South Sudan: President signs 1951 Convention on the Status of Refugees
On Friday South Sudanese President Salva Kiir signed both the 1951 Convention on the Status of Refugees and its 1967 Protocol. It has already been ratified by the Transitional National Legislative Assembly. “This is a milestone for the world’s youngest nation as South Sudan commits to assuming more responsibility to protect refugees and asylum-seekers in the country,” said Valentin Tapsoba, Director of UNHCR’s Regional Bureau for Africa.
Several African governments are trying to control social media, article states
Media freedom is increasingly restricted by governments in countries such as Benin, Uganda, Tanzania, and Zambia by imposing taxes on the use of social media platforms or passing laws that enable the government to police the content on social media, according to an article in The Conversation. While anonymous communication via these platforms has had some negative effects in the past, such as spreading terrorist propaganda and calls for ethnic violence, the new measures are perceived as an attempt to stifle opposition to the government, the article states.
Hungary: Government opposes UN Migration Compact
Hungary’s Minister of Foreign Affairs and Trade, Péter Szijjártó, criticized the UN Migration Compact in his speech addressing the UN General Assembly. According to his statement, Hungary wants to place security of its citizens first, address demographic challenges with more Hungarian children, demanding from the international community to “stop migration, not encourage it”.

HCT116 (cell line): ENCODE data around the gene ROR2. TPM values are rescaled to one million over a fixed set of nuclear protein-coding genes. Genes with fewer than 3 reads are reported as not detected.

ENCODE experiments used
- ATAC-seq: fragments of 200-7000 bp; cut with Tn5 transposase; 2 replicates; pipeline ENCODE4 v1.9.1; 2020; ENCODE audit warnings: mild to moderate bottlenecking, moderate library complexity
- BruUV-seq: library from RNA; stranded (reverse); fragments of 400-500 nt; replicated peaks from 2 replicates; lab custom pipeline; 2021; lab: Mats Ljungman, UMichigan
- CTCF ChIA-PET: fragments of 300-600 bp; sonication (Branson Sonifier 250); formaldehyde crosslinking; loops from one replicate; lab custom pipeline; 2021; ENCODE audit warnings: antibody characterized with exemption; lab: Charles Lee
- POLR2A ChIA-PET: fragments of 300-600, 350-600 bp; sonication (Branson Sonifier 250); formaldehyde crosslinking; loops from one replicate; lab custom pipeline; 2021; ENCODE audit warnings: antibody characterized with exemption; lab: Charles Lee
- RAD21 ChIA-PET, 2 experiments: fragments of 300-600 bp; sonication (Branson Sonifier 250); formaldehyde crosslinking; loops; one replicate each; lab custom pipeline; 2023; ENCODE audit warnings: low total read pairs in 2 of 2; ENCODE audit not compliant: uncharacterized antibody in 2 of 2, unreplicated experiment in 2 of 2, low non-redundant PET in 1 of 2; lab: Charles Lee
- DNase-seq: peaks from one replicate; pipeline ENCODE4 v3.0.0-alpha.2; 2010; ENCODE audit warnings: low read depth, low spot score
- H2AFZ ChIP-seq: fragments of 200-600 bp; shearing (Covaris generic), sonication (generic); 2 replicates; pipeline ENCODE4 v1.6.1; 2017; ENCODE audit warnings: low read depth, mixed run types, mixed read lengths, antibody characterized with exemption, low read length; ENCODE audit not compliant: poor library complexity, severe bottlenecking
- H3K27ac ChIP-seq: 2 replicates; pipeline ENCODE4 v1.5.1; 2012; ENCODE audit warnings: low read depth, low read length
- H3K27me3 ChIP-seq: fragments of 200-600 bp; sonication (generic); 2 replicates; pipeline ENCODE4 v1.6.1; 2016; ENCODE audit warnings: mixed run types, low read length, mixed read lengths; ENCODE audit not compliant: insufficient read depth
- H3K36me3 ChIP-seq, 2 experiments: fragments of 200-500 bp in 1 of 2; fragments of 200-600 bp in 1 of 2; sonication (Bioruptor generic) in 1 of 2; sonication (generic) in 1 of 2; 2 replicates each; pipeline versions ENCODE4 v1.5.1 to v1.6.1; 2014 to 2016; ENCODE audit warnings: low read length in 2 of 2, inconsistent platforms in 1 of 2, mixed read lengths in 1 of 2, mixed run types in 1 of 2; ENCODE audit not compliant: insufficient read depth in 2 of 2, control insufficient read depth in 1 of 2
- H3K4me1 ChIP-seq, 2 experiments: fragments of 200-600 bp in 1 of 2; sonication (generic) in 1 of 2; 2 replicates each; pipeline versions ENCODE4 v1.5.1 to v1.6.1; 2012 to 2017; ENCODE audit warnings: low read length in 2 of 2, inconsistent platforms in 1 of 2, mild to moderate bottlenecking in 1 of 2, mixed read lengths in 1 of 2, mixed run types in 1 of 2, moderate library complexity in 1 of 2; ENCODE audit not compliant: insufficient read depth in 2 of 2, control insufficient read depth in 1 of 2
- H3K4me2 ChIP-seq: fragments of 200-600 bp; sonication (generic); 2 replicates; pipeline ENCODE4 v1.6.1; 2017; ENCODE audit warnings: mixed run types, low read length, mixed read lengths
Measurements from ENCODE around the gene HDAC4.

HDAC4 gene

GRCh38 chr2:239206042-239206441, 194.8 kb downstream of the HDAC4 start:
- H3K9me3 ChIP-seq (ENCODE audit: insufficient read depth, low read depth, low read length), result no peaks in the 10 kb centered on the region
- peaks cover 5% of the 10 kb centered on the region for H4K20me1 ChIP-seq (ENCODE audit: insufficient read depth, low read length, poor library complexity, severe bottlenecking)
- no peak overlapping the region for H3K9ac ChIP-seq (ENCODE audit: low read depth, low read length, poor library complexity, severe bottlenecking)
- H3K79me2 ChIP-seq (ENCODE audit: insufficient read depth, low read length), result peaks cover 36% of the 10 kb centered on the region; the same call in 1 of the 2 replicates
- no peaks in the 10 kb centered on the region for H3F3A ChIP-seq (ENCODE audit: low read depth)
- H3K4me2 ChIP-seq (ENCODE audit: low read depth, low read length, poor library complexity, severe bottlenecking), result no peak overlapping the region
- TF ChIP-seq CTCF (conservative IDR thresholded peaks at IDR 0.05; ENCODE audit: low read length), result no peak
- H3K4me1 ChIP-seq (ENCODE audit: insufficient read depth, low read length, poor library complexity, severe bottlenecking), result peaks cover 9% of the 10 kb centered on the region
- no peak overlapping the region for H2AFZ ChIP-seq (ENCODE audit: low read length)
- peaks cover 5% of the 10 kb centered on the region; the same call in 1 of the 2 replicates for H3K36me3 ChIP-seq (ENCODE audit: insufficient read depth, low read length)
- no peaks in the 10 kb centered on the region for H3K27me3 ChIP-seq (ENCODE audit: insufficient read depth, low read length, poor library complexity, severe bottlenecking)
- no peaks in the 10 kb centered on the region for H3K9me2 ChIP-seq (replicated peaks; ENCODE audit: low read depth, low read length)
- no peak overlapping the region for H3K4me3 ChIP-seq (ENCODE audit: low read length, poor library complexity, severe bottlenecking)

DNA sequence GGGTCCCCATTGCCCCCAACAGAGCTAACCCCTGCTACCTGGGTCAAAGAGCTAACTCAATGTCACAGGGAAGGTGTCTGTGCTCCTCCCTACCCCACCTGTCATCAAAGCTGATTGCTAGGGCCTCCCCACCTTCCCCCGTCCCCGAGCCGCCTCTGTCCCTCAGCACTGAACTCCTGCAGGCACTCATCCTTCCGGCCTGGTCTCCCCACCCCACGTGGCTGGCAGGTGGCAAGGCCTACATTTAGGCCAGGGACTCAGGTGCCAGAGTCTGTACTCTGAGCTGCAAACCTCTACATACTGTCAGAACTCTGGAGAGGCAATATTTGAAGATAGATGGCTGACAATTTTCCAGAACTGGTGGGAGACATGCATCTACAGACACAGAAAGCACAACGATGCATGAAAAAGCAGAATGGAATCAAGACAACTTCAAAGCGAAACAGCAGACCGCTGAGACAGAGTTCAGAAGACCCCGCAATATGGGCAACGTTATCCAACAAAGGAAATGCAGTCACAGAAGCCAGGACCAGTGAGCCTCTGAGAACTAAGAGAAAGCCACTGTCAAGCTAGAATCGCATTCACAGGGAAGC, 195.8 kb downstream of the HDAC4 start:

Italy: Mayor known for successful integration of refugees under house arrest
Domenico Lucano, mayor of the Calabrian town Riace, has been placed under house arrest because he is suspected of ‘aiding illegal migration’, fraud in the awarding of waste disposal contracts, as well as helping to arrange “marriages of convenience”. His engagement for refugees and their integration into his previously dwindling town had made him the target of a “cynical system”, according to Gioaccino Criao, a writer from Calabria.
Five human rights organisations call upon European leaders to offer the Aquarius a flag
In an open letter, Human Rights Watch, Amnesty International, European Council on Refugees and Exiles, International Commission of Jurists, and the International Federation for Human Rights urge European leaders to offer the rescue ship Aquarius a flag after the Panamanian government withdrew it. According to Human Rights Watch, the Aquarius has saved thousands of lives in the Mediterranean Sea.
U.S. Committee for Refugees and Immigrants urges international community to aid refugees trapped in Libya
The U.S. Committee for Refugees and Immigrants, together with 54 other refugee-aiding agencies from different countries, sent an open letter to the US government, the United Nations High Commissioner for Refugees (UNHCR) and the International Organisation for Migration (IOM), pleading for immediate help for refugees and migrants currently located in Libya. As the humanitarian situation has deteriorated dramatically, they call for the protection and resettlements of refugees as well as an efficient monitoring of the country.
Morocco: Government rejects EU’s migrant centres, wants more cooperation with Spain
The Moroccan foreign minister rejected EU plans to open migration centres in his country in an interview with the German newspaper Die Welt, asking Europe not to fear Morocco or treat it like an object.